Relationship status and relationship instability, but not dominance, predict individual differences in baseline cortisol levels

Dario Maestripieri, Amanda C.E. Klimczuk, Marianne Seneczko, Daniel M. Traficonte, M. Claire Wilson

Research output: Contribution to journalArticlepeer-review

9 Scopus citations

Abstract

We investigated variation in baseline cortisol levels in relation to relationship status (single or in a relationship), relationship characteristics (length, stability, presence or absence of clear dominance), or individual attributes (dominant or subordinate status, relative physical attractiveness, relationship worries). Study participants were 77 men and 75 women aged between 18 and 38 years. Individuals in romantic relationships had lower cortisol levels than singles. Individuals of African ethnicity, however, showed the opposite pattern. Individuals who perceived their relationship to be highly unstable had higher cortisol levels. Aside from African-Americans, married individuals reported the lowest relationship instability and the lowest cortisol levels, followed by individuals in long-term relationships, and by individuals in short-term relationships. The presence or absence of clear dominance in the relationship, dominance status, or relationship worries did not affect cortisol levels. Therefore relationship status and relationship instability were better predictors of variation in cortisol (presumably through stress-related mechanisms) than individual attributes.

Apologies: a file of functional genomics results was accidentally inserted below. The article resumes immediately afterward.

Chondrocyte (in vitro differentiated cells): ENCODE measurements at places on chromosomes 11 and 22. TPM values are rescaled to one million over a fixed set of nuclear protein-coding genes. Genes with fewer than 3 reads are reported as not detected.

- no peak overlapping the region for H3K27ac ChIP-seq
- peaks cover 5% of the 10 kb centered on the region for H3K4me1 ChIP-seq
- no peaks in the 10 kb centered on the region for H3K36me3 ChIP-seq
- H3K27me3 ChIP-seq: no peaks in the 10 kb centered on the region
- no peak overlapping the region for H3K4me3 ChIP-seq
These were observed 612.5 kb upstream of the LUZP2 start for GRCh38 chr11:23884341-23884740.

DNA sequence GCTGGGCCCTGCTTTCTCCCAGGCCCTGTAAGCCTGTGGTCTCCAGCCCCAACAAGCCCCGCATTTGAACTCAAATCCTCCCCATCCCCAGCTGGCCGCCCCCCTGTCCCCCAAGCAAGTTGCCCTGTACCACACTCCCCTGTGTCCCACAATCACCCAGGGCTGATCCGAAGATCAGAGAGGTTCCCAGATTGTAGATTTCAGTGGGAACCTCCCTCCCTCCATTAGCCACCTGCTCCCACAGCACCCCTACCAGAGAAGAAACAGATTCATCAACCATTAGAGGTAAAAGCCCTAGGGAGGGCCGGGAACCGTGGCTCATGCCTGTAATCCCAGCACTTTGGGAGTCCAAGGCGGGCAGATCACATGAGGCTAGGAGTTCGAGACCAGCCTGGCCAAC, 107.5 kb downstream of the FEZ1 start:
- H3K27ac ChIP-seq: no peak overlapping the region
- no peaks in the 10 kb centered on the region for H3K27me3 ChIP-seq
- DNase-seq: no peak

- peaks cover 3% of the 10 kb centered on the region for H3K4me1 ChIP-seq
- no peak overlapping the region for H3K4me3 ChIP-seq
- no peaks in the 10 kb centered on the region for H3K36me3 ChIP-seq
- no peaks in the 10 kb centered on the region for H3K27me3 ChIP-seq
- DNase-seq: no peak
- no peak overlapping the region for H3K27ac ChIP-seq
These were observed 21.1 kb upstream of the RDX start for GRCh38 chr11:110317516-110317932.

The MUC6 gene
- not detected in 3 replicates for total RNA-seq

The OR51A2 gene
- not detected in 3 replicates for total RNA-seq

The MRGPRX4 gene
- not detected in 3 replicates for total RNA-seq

Original languageEnglish (US)
Article numbere84003
JournalPloS one
Volume8
Issue number12
DOIs
StatePublished - Dec 16 2013
Externally publishedYes

ASJC Scopus subject areas

  • Biochemistry, Genetics and Molecular Biology(all)
  • Agricultural and Biological Sciences(all)
  • General

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